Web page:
In honour of National Cereal Day, today I am talking about cereal. For the first 16 years that my parents were married my Mom would make my Dad bacon and eggs for breakfast every day. After being raised in a home with three girls, my baby brother came along and my Mom would be up with him during the night. Baby number four was the last straw: from then on my Dad would make his own breakfast. That's when he started eating cereal every day. Our pantry would always be filled with cereal: Corn Flakes, Raisin Bran, Rice Krispies. My Dad's favourite was Bran Flakes. I soon became a cereal fanatic too. My day is not complete without my bowl of cereal. Here is how it all started.
Photo courtesy adrianmcqueen.blogspot.com.
Despite having only a sixth grade education, William Kellogg and his brother John Harvey started the Battle Creek Toasted Corn Flake Company in Michigan in 1906. Americans had been accustomed to eating heavy, fat laden breakfasts and now it was time to introduce a lighter, grain based breakfast choice. Using "corn grit" the Kellogg brothers made flakes of corn to which one could add cream or milk. With the invention of pasteurized milk, cold cereal became even more popular.
Photo courtesy www.atticpaper.com.
Originally each box was signed to make sure it was the genuine thing. By 1914, Kellogg's was offering "wraptite" plastic packages to keep the product fresh. A lady appeared on the box sniffing a stalk of corn nicknamed "The Sweetheart of the Corn". Billboards soon rose up in towns advertising the corn flakes. A children's art contest was held to determine what designs might be featured in future ads. Free samples were distributed. The Kellogg's brothers wanted to make a name for themselves.
Image courtesy www.kelloggshistory.com.
In 1909, rice flakes first appeared in America's general stores. Three years later, toasted wheat arrived. In 1915 bran flakes were first produced in the Kellogg's factory. No longer just making corn flakes, it was time for a new name for the company: Kellogg's.
Image courtesy www.kelloggshistory.com.
With the start of the First World War, Kellogg's products first appeared on Canadian shelves. In 1917, to help support the war effort, the company formed the "Kellogg's Rifles", a marching unit. Ready to eat packages were distributed to hotels, hospitals and railway dining cars as a way to expand the market. By war's end, Kellogg's also appeared on shelves in Britain.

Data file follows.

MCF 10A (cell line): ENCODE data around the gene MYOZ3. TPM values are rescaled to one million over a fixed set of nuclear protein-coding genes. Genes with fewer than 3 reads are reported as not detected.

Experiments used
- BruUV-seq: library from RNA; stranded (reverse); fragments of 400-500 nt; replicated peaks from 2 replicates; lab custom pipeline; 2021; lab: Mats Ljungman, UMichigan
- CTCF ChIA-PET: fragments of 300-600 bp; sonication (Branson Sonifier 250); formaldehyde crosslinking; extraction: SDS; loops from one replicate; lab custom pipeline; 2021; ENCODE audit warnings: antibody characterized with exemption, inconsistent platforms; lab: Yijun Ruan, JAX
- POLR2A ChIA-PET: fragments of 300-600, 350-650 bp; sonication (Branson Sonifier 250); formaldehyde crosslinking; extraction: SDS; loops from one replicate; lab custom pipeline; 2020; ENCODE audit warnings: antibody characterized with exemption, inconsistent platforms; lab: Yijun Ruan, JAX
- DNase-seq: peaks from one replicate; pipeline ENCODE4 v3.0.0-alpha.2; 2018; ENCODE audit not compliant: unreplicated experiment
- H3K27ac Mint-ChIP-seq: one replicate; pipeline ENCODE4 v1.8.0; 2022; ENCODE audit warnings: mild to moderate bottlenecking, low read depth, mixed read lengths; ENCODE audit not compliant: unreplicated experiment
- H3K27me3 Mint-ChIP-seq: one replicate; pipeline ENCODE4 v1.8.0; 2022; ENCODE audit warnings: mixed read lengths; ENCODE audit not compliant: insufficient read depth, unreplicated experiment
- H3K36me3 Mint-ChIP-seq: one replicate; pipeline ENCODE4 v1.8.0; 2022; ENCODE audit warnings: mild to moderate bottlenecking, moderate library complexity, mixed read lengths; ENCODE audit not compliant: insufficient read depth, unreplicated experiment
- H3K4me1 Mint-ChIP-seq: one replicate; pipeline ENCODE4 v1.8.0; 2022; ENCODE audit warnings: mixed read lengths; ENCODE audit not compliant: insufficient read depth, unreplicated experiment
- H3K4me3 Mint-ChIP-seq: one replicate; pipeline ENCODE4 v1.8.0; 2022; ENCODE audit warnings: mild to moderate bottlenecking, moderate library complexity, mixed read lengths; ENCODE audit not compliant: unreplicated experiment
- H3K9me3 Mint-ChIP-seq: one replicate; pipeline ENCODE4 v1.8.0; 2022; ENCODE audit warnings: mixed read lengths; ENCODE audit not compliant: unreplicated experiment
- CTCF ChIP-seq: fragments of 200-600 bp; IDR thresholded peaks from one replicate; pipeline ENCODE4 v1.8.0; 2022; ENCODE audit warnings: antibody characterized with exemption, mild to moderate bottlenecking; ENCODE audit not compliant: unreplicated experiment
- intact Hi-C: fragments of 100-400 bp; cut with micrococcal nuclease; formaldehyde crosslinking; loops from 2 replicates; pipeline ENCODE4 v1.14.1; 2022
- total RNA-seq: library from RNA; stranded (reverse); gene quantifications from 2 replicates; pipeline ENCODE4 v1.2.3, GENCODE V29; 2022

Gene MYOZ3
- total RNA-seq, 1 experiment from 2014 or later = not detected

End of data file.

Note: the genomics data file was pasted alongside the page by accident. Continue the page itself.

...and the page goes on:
Photo courtesy discussions.mnhs.org.
Stating that he would "invest his money in people" William Kellogg started a company band in 1924. Four years later he financed the building of an airport in Battle Creek, Michigan. The 1930\s would see the formation of the Kellogg's Foundation.
The truck adverstises "Rice Bubbles" as they were known in Australia courtesy www.kelloggshistory.com.
Although the Depression hit America hard, William Kellogg decided to double his ads and sales went up! Rather than laying employees off, he reduced their hours and was able to keep everyone on his payroll. One marketing strategy the cereal pioneer started was having children mail in their Corn Flakes box tops; in return, he would send them a free gift.
Photo of Kelloggs Battle Creek Factory courtesy flickr.com.
In keeping with his theme of investing in people, Mr. Kellogg sent packages to the South Pole to feed Admiral Byrd and his expedition team. Furthermore, he shipped K-rations overseas to the American forces serving in the Second World War.
Photo of K-ration for soldiers courtesy en.wikipedia.org.
The Forties were also the decade the Kel Bowls first appeared. I remember my Mom buying those when we stayed at our mobile home in the summers in Grand Bend. You could poke the boxes and cut out two little doors, pour in some milk, and eat the cereal right out of the box. I also remember my Mom making Rice Krispies Squares recipe, which first appeared as "Rice Krispies Marshmallow Treats" in 1940.
Image courtesy walmart.com.
The Fifties saw Kellogg's expand even more. A large plant was opened in London, Ontario where our neighbour in Grand Bend, Mr. Pickering used to work. A new cereal called Special K first appeared along with Frosted Flakes. Tony the Tiger, one of the first cereal mascots, was featured on the cover. Sadly, William Kellogg passed away during this decade, but his legacy would continue.
Photo courtesy roadsideamerica.com.
The Sixties saw the introduction of Sultana Bran, later Raisin Bran. I remember the commercial: "Two scoops of raisins in a package of Kellogg's Raisin Bran!" Mini Wheats and Froot Loops also were introduced at the time. Toucan Sam was featured on the latter package. In keeping with the tradition of investing in people, it was Kellogg's cereal that astronauts Neil Armstrong and Buzz Aldrin ate on the moon in 1969.
Image courtesy designshack.net.
Toasters popped up pop tarts for the first time, named after pop art, in the 1960's.
Image courtesy flickr.com.
The Eighties saw the production of Crispix and Just Right.
Image courtesy en.wikipedia.org.
Kellogg's celebrated their 100th anniversary in the 2000's. They now make several products including Nutri-Grain bars. But it all started with two brothers and a cornflake.